He also said that he did not know if it “comes up with the complete chemical breakdown of each substance” or whether it needed to be periodically calibrated.

Rios objected to the officer’s testimony about the TruNarc results being admitted at trial, indicating “there’s a difference between somebody being able to testify to some result that they see” and actual “scientific knowledge.”

Knox ruled that the testimony relating to the device would be admissible, saying:

“I think the objection to both the opinion and the device goes toward the weight of that evidence, not the admissibility.”

Finding that Rios sufficiently preserved the issue on appeal, Moore considered the admissibility of the evidence related to the TruNarc device.

She applied the analysis prescribed by the 1976 California Supreme Court decision in case of People v. Kelly in analyze the admissibility issue, saying:

“Under the Kelly rule, expert testimony based on the application of a new scientific technique is not admissible in a California court unless the proponent of the evidence shows: 1) the reliability of the technique is generally accepted in the relevant scientific community; 2) the expert testifying about the technique is properly qualified as a witness on the subject; and 3) the person who performed the test in the particular case used correct scientific procedures.”

New Scientific Technique

She noted that the California Supreme Court observed in its1989 decision in People v. Stoll that while the rule in Kelly is clear, the definition of “new scientific technique” is not.

Moore noted:

“In our research, we found no California opinions establishing the reliability of the TruNarc identification device. Indeed, when we expanded our search to all state and federal opinions (published and unpublished), we only found 18 cases that included the term ‘TruNarc.’ And in only two of those opinions did the reliability of the TruNarc device appear to be at issue.”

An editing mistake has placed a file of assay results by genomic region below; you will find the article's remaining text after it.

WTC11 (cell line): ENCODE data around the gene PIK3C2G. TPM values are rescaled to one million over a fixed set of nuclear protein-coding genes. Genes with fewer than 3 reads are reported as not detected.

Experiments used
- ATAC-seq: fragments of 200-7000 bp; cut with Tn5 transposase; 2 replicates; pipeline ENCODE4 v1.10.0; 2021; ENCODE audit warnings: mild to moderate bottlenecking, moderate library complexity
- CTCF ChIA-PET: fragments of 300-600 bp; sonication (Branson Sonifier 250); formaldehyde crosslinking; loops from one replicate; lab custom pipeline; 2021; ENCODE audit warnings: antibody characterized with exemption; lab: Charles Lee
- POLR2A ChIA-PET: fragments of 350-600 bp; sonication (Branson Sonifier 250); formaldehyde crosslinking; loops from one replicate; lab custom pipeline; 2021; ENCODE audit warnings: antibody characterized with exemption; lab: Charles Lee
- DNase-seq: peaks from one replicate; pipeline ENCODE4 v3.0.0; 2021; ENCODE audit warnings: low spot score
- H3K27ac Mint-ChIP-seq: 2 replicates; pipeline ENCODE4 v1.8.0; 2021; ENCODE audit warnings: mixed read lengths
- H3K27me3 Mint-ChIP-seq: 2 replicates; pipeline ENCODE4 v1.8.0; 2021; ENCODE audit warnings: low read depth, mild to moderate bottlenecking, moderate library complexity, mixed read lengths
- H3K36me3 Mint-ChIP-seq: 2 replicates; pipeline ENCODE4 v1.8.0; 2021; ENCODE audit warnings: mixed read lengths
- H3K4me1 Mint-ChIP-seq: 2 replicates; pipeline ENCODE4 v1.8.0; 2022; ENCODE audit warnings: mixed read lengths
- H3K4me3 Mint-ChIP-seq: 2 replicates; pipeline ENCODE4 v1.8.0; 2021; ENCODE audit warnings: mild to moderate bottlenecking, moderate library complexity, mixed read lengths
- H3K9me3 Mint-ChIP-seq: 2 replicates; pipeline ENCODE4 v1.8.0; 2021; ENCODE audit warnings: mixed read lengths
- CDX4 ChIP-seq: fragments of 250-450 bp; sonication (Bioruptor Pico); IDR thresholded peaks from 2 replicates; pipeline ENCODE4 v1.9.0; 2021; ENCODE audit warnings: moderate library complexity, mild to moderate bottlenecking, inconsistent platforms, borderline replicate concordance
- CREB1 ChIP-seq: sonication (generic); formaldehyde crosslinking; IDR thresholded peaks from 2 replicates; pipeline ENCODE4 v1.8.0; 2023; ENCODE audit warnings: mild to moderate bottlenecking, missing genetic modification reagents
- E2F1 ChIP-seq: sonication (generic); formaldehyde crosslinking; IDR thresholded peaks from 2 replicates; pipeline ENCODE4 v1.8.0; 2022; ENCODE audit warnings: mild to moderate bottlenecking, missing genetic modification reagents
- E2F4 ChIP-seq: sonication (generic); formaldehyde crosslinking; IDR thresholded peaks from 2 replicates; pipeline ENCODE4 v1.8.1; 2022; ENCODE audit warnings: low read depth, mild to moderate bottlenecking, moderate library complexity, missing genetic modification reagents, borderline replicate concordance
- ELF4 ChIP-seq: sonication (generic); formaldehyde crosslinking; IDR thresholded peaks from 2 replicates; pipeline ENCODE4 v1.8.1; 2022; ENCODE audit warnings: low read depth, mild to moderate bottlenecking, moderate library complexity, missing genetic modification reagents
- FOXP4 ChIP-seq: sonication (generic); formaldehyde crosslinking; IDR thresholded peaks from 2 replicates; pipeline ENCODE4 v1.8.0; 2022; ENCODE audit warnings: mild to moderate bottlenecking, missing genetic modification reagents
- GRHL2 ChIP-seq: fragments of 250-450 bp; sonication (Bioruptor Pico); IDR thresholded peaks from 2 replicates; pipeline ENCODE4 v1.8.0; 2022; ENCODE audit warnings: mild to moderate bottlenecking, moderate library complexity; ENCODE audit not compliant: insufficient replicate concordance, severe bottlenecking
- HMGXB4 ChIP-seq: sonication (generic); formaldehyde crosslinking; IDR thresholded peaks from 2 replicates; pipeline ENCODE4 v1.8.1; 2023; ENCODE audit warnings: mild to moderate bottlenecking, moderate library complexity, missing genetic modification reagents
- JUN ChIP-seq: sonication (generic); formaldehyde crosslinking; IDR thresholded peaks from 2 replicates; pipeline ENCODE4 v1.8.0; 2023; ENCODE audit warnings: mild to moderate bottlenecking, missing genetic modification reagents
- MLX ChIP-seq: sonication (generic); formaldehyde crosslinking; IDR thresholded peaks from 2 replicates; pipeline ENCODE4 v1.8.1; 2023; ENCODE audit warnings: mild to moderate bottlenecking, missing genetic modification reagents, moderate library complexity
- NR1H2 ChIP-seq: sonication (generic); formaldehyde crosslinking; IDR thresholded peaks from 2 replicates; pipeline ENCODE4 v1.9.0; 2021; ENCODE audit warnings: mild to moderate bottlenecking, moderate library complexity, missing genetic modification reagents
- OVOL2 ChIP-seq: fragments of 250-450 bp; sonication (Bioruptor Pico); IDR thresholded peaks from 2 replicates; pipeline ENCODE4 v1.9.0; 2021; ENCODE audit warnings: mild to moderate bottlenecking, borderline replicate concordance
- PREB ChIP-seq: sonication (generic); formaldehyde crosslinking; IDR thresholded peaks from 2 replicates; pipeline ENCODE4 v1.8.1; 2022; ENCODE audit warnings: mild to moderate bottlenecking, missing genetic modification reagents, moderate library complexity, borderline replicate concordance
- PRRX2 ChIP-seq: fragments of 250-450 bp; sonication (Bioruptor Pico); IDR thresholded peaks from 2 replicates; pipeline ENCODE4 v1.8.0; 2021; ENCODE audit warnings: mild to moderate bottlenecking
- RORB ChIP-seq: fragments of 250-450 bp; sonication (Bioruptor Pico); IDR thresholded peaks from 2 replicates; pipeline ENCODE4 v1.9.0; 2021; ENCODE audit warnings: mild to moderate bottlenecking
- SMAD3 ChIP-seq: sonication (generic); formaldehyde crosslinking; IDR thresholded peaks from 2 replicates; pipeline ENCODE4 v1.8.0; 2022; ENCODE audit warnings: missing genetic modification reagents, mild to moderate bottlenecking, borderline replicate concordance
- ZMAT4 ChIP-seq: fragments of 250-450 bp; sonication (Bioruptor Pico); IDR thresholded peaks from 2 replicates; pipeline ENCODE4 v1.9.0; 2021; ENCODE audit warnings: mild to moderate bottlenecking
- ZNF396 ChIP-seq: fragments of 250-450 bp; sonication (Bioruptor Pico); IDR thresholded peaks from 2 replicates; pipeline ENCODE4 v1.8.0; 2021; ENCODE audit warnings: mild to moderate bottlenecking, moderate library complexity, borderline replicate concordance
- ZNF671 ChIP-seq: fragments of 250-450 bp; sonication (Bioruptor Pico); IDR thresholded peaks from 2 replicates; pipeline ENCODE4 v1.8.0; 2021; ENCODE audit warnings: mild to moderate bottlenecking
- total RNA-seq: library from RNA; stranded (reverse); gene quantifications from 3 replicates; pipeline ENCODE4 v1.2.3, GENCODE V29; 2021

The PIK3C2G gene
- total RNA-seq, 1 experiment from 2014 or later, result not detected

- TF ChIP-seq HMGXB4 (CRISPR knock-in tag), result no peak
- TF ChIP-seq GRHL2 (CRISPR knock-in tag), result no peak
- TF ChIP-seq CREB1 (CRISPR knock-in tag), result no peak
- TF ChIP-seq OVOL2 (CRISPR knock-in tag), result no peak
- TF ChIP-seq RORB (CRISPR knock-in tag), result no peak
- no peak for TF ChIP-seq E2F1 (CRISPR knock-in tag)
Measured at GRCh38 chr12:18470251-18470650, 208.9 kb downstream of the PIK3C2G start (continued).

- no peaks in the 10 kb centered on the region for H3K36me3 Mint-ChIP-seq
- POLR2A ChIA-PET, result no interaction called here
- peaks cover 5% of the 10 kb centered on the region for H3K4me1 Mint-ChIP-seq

Applying Kelly, Moore wrote that although the officer “appeared fully capable of using the TruNarc device as he was trained,” he could not “possibly testify as to the acceptance of TruNarc test results within the relevant scientific community (nor was he asked).”

She continued:

“And it does not appear the officer was qualified to testify about the underlying scientific principles, which ostensibly involve laser technology.”

Because all three of the Kelly requirements must be met by the prosecution in order to admit the evidence, Moore declared:

“[W]e hold that the trial court erred when it admitted into evidence the testimony of the Irvine police officer regarding the results of the TruNarc test.”

Alternate Evidence

Despite the inadmissibility of the TruNarc evidence, she said that there was sufficient alternate evidence admitted at trial to uphold the methamphetamine convictions based on the officer’s observations, training and experience, coupled with Rios’ admission that the substance in her car was methamphetamine.

Moore said:

“The other circumstantial evidence included: 1) the officer’s immediate identification of the distinctive white crystalline substances as methamphetamine based on his extensive training and experience (prior to the use of the TruNarc device at the police station); 2) the admission by Rios that she, in fact, possessed methamphetamine; 3) the indicia of sales of methamphetamine; and 4) the hotel employee’s immediate suspicion that the white crystals were illegal drugs.”

However, she found that “we cannot make that same finding as to the carisoprodol conviction” where the officer did not immediately recognize the pills to be a controlled substance and had to base his opinion, at least in part, on the results given by a public website “the reliability of which was not established.”

The case is People v. Rios, G061764.